Follow The Climbs - Northwest Territories:
Thunder Mountain (Mt. Nirvana)
The CanaTREK team returned to the Northwest Territories this year (June & July, 2016), and focused their approach from the southern area of the Nahanni Park boundary. This challenging trip marked their third attempt on NWT's remote highpoint and included some more technical rock climbing.
This 9,098 foot summit had been proving very difficult to reach with the weather playing the crucial deciding factor the frist two times. Well, like they say, third time's the charm. This expedition also entailed a paddling component down the "Upper Flat River", both before and after the climb.
Click the links to the left (or below) for details regarding this year's climb in another remote and rugged area of Canada's beautiful alpine wilderness.
||For more information and details about the highpoint of the Northwest Territories, click below:
NWT - Thunder Mountain/Mt. Nirvana
The Thunder Mountain (Mt. Nirvana) Agenda/Itinerary
(An Overland, Human-Powered Expedition Without Air Support)
June 10 - July 5, 2016
Eric Gilbertson and Len Vanderstar, Assisted by Luke Weyman and Ron Vanderstar
June 10 – Eric departs Seattle on Greyhound bus
June 11 – Greyhound bus to Smithers
June 12 – Drive to Simpson Lake, Yukon
June 13 – Drive to Tungsten, NWT, start paddling from near Divide Lake
June 14 – Paddle the Upper Flat River - 45 km to staging location for the trek
June 15 – Paddle to takeout, bushwhack up unnamed valley
June 16 – Bushwhack past valley of chaos, camp in the woods
June 17 – Hike through third pass, camp in valley below
June 18 – Hike to East Face base camp
June 19 – Climb to base of upper snowfield, retreat after avalanches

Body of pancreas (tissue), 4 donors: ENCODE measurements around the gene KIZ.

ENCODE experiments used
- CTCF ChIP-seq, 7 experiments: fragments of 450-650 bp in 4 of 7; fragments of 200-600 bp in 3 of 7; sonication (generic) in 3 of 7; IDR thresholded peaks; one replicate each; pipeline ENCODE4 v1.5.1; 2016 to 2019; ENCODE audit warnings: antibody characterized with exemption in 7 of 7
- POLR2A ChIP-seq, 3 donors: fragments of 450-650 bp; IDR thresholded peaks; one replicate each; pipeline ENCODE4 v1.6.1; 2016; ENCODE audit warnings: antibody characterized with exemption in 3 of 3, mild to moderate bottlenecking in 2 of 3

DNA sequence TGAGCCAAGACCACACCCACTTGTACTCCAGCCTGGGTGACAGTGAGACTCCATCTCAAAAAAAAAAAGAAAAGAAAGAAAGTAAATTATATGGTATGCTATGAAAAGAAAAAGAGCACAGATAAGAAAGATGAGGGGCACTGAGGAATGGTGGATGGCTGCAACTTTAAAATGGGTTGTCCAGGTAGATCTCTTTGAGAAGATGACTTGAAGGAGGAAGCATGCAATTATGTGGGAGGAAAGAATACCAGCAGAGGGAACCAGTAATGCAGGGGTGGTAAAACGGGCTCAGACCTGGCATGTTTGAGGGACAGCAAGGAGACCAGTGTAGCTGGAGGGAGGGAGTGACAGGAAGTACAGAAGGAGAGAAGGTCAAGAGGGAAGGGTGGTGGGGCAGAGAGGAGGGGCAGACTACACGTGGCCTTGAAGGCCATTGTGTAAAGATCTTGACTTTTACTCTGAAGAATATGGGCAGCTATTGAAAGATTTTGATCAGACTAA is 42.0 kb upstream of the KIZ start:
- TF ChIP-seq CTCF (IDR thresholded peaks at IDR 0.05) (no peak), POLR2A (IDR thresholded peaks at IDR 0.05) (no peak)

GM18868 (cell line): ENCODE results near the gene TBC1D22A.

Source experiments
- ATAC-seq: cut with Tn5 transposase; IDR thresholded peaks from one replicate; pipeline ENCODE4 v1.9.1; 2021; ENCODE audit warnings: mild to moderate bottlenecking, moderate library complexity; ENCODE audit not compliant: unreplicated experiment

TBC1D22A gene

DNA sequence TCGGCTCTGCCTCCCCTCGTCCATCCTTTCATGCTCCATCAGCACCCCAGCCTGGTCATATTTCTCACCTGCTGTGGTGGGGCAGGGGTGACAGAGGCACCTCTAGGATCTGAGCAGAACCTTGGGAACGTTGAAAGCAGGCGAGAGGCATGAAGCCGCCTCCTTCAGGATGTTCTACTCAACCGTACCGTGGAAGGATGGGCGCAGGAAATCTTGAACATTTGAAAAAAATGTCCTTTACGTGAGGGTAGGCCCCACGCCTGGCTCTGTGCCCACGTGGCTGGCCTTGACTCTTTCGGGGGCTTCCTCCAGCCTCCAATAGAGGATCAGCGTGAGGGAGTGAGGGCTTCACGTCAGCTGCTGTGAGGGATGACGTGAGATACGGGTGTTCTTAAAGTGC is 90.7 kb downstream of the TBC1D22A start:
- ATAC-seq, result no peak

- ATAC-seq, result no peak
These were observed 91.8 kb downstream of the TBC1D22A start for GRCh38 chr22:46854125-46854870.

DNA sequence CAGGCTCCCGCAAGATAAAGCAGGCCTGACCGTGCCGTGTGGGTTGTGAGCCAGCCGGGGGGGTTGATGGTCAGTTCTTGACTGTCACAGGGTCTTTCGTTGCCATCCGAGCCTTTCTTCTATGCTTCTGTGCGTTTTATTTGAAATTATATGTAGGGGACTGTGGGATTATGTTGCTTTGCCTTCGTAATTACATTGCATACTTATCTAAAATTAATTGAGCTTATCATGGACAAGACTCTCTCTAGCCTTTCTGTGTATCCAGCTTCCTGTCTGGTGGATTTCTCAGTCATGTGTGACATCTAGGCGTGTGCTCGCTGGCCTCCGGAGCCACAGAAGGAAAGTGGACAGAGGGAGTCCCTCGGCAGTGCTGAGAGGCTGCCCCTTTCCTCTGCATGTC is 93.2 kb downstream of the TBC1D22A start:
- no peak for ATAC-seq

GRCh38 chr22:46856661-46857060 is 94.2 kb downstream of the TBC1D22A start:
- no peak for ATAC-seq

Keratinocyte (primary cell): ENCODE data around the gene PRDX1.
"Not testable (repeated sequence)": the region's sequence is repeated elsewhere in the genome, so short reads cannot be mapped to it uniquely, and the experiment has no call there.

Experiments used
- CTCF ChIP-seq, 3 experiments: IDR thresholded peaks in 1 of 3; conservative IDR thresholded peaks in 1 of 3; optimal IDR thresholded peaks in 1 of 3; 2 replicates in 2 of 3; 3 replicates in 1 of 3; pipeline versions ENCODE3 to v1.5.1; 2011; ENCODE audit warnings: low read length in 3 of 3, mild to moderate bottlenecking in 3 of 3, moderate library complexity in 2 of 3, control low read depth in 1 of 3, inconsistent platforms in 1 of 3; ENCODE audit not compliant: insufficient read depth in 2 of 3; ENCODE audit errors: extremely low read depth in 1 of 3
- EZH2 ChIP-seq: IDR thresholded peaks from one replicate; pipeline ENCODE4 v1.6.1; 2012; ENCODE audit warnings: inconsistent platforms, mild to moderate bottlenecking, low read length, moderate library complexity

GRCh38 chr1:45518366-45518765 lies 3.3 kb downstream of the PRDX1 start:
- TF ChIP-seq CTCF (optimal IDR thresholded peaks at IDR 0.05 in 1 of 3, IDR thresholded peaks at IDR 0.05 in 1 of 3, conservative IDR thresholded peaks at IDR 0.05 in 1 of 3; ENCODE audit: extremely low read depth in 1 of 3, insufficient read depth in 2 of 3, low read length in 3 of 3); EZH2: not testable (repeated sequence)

June 20 – Start 12:45am when snow firm, climb to summit ridge
June 21 – 7:00am Eric and Len reach summit, rappel down, wait for night for snow to stabilize. Ron and Luke depart, trek back to the boats. They will then have an 8 to 9 day paddle down the Flat/Sth Nahanni/Laird to Blackstone Landing.
June 22 – Eric and Len arrive in camp at 5am, rest day
June 23 – Eric scouts escape couloir to North Cirque
June 24 – Eric climbs Peak 1941 south of camp
June 25 – Eric and Len climb couloir to North Cirque, camp at nearby lake
June 26 – Hike to base camp at SW face of Nirvana/Thunder Mtn
June 27 – Hike west, climb Peak 46 (first ascent), camp near glacier at base
June 28 – Cross pass near Mt Wollaga, drop down to Flat River Valley
June 29 – Bushwhack along Flat River. 13 hrs to progress 5 miles
June 30 – Bushwhack along Flat River, reach hunters cabin for night
July 1 – Hike along ATV trail to Tungsten, reach Ron's Jeep, drive 8 hours to Liard Hot Springs
July 2 – Drive 7hrs to Blackstone Landing, pick up Ron and Luke, drive back to Liard Hot Springs
July 3 – Drive 15 hrs to Smithers, BC
July 4 – Eric departs Smithers on Greyhound bus
July 5 – Eric arrives in Seattle 27 hours later
Team progress can be viewed via the "Maps & Route" link (see below).
Click the buttons below to view a variety of multi-media items
from the climb and/or related to the climb and the area or region.
About Nahanni National Park